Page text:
Open to all classes. Dist: SOC; WCult: W. Kan.

41. Advanced Conversation and Composition

Not offered in the period from 08F through 09S

42. Advanced Grammar I

Not offered in the period from 08F through 09S

43. Advanced Grammar II

09W: 9L

This course aims to increase and perfect the student’s abilities in all areas of Russian language: conversation, composition and reading. In addition to reviewing difficult grammatical points, the sequence will present certain subtleties of language usage accessible only to advanced students.

Prerequisite: Russian 29. Rakova.

45. Special Topics in Russian Language

Not offered in the period from 08F through 09S

62. Structure of Modern Russian

09S: 11

This course will introduce the student to the necessary methodology for analyzing the linguistic structure of Russian, and will examine the theoretical foundations of such an analysis. The course will focus on the structure of the noun, pronoun and verb, as well as on various aspects of Russian word formation.

Prerequisite: Russian 29. Dist: QDS; WCult: W. Garretson.

71. Topics in Russian Literature

09W: 2A

In this seminar students read works of prose and poetry in Russian, study methods of critical analysis, and practice translation. Each offering of the course will be based on a particular theme or period. Students may take the course more than once provided that the topic is not the same as in a previous election.

In 09W, Pushkin. Without knowing Pushkin’s work and appreciating his uniquely widespread and profound impact on Russian language and culture one cannot truly master the language and understand the country. Readings and discussion materials will include major works by Pushkin such as Boris Godunov, Eugene Onegin, The Bronze Horseman, and The Queen of Spades, as well as critical responses to Pushkin. Readings and discussion in Russian and English (adjusted to the Russian proficiency level of the seminar’s participants). Dist: LIT; WCult: W. Loseff.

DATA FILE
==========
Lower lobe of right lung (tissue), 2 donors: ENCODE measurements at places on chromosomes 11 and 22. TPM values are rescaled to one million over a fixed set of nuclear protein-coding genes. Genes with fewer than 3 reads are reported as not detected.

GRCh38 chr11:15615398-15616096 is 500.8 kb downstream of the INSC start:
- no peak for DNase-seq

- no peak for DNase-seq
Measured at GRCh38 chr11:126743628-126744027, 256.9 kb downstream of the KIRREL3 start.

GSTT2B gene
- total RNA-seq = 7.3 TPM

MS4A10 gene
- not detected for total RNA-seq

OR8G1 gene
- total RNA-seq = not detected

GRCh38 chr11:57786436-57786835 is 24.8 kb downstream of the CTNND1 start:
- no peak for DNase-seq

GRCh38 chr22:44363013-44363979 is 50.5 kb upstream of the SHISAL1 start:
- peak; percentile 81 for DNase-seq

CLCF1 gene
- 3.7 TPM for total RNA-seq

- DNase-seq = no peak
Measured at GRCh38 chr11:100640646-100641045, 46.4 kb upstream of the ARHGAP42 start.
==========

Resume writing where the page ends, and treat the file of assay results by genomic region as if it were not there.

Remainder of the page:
85. Independent Reading

All terms: Arrange

Russian 85 is available to students in the Honors Program who intend to do preparatory work for a thesis or to students who wish to study a topic not normally covered in a regularly offered course. In the latter case it is necessary to prepare a one-page proposal describing what the student plans to study and to accomplish during the term. The proposal must then be approved by the faculty member who has agreed to direct the course and by the Department as a whole. Final approval must be received before the beginning of the term in which the course is to be taken.

86. Senior Seminar

Not offered in the period from 08F through 09S

87. Thesis

All terms: Arrange

A program of individual research designed for honors students. Interested students should consult the Chair of the Department.

*    Russian majors will meet during the x-period to do assignments involving use of the Russian Language.